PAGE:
Mead recommends $300,000 each for compensation and management, $200,000 to kill predators.
By Cory Hatch, Jackson Hole, Wyo.
Gov. Matt Mead has budgeted more than $800,000 to manage wolves in the state during the next two years.
The $808,099 he recommended to the Legislature includes $608,099 for the Wyoming Game and Fish Department to manage wolves in the state’s trophy game area in the northwest corner of the state. Another $200,000 would go to the Wyoming Department of Agriculture to kill wolves involved in livestock depredations in about 85 percent of the state where they are classified as predators.
Mead began presenting his budget to the Joint Appropriations Committee this week. The request comes after he and the U.S. Fish and Wildlife Service came up with an agreement last fall that could result in Wyoming wolves being removed from federal Endangered Species Act protection by late next year.
The wolf management money would come from the state’s general fund. Typically, money for Wyoming Game and Fish comes from hunter revenues.
“The state is very committed and the governor is very committed to monitoring and managing the recovered population of gray wolves, and this budget is reflective of that,” said Mark Bruscino, a wildlife manager with Game and Fish. “It will fill our needs.”
Wolf management is expensive in part because of the monitoring that will be required to prove that populations in Wyoming outside Yellowstone National Park remain above the 100 wolves and 10 breeding pairs required by the federal government.
“We’re going to collect information more intensively than has been done to date,” Bruscino said. “We need to show we have a recovered population and that it’s doing well.”
The Wyoming Game and Fish portion of funds includes $300,000 to compensate livestock owners for wolf kills, Bruscino said Tuesday.
A federal appropriation matches some of that money, he said.
Wyoming has “the most generous livestock compensation system in the world,” according to one study, Bruscino said.
The new state wolf reparations program would compensate only livestock producers in the trophy game management area. Most of Teton County would be in that zone.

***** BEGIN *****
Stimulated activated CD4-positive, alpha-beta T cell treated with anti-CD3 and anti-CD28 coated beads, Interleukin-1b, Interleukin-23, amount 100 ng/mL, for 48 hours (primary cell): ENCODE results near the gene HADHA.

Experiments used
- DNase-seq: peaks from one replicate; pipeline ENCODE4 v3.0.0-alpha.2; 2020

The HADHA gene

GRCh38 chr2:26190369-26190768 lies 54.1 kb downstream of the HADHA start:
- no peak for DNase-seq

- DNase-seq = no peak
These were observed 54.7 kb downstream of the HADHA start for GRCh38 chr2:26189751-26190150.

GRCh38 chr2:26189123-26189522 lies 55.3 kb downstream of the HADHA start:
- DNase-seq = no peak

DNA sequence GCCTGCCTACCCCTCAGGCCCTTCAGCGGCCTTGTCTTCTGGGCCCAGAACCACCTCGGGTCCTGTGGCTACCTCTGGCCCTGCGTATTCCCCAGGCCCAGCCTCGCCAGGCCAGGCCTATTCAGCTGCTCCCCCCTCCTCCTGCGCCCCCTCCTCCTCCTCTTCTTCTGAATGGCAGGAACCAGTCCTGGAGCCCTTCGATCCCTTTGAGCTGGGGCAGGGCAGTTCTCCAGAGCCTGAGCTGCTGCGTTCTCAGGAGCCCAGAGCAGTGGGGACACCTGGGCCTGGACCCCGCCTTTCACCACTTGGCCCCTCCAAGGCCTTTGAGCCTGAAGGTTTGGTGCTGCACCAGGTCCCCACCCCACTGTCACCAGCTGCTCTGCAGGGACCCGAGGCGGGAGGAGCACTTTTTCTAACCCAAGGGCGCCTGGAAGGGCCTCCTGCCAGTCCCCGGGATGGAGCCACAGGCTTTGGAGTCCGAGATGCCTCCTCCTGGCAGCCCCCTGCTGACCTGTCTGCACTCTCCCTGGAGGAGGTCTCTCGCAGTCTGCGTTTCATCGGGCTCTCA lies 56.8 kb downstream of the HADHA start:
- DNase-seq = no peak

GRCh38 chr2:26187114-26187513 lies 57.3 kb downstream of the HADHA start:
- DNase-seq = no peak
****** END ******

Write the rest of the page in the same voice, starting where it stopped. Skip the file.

The department pays on a 1-to-1 basis, fair market value, for adult and yearling livestock or calves killed in a corral. For calves killed on open range, the department pays up to the equivalent of seven calves for each confirmed wolf kill.
Wolf compensation has been run through the state since the animals were temporarily removed from federal protection in Wyoming in 2008.
“It’s our best fix to try and make sure that the ranching industry is not disproportionately burdened by the recovery of wolves in the Greater Yellowstone Area,” Bruscino said. “That’s important to successful recovery. You reduce animosity and build support.”
One conservation group says the state is paying too much to compensate livestock producers.
“There is no quantifiable justification for paying up to seven times the confirmed loss of livestock,” Defenders of Wildlife said in comments to the Wyoming Game and Fish Department on Wyoming’s wolf management plan. “This type of inflated compensation is extremely troubling and will likely encourage poor livestock husbandry as producers are better rewarded for losing livestock than taking preventative measures to avoid predation.
“The state of Wyoming does not compensate other species at such an exaggerated rate of loss,” the comments said. “Instead, [Game and Fish] should use these funds to create incentives for good management practices that help producers prevent livestock losses and pay compensation based on a fair market value for those losses that cannot be prevented.”
Defenders of Wildlife paid livestock producers a total of $1.5 million for losses in Montana, Idaho, Oregon and Wyoming, beginning in 1987. Since 1995, the group has paid $360,000 to livestock producers in Wyoming.
In the state last year, livestock producers lost 26 cattle, 33 sheep and one “other,” according to the U.S. Fish and Wildlife Service website.
“That’s much ado about very little,” said Suzanne Stone, northern Rockies representative for Defenders of Wildlife.
Stone pointed out a section of Wyoming’s wolf plan that states that wolves cause more livestock depredations than any other large carnivore. But by far, coyotes, mountain lions and bears cause more livestock losses, she said.
“They should have said ‘the least amount of damage by large carnivore,’” she said.